"My plan is to run for reelection. That's my expectation," Biden told reporters in a wide-ranging news conference, the first of his young presidency.
He later pushed back against a reporter's suggestion that his 2024 plans were definite.
"I said that is my expectation," Biden said. "I'm a great respecter of fate. I've never been able to plan four-and-a-half, three-and-a-half years ahead for certain."
Traditionally, there is no mystery as to whether a first-term president will run for reelection. But questions about Biden's 2024 intentions have swirled since even before his November victory - because of his age. At 78, Biden is the oldest person to assume the presidency.
His 2024 plans have a direct effect on his political power.
If viewed as a one-term president, Biden's would effectively be a lame-duck president with diminished sway at home and abroad as he pursues an aggressive agenda.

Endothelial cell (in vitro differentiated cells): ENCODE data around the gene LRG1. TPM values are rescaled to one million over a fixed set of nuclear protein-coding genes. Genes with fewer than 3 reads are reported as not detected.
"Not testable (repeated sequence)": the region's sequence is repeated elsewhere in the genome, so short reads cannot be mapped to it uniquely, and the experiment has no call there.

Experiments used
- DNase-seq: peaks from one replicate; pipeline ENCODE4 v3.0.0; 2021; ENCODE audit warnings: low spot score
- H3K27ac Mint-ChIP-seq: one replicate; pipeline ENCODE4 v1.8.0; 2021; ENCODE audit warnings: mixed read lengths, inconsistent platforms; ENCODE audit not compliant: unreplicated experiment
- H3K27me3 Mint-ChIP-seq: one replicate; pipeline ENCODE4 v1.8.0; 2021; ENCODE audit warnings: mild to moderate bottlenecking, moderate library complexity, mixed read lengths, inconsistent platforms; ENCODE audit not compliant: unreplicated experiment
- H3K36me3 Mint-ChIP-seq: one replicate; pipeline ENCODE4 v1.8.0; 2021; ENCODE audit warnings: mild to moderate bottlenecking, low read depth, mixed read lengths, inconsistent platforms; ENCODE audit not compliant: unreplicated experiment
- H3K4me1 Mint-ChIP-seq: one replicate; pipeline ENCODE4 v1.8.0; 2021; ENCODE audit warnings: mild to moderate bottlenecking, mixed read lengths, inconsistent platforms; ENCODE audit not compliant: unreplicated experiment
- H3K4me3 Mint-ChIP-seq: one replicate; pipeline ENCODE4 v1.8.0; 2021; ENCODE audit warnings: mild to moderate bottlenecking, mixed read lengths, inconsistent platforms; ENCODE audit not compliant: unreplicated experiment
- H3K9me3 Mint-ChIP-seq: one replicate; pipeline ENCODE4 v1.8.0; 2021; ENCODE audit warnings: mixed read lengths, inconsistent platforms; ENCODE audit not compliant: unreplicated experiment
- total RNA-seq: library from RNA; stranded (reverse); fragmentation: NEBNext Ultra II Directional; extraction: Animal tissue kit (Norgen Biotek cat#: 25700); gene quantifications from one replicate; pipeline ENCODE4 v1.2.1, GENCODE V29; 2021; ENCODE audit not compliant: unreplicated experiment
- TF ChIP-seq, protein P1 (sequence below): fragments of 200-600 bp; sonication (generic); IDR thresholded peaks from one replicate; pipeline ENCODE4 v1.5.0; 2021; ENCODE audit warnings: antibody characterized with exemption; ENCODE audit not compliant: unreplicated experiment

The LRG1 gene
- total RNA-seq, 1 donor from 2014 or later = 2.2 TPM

Given a high-profile opportunity to declare his intentions Thursday, he sought to create the impression he was not a lame duck, but he avoided making any definite promises.
Should he run again, he said he "would fully expect" to choose Vice President Kamala Harris to be his running mate again. "She's doing a great job. She's a great partner," he said.
Biden seemed exasperated when asked if he expected former President Donald Trump to run on the Republican side in four years.
"I don't even think about it. I have no idea," Biden said, suggesting that Trump may not even be part of the Republican Party.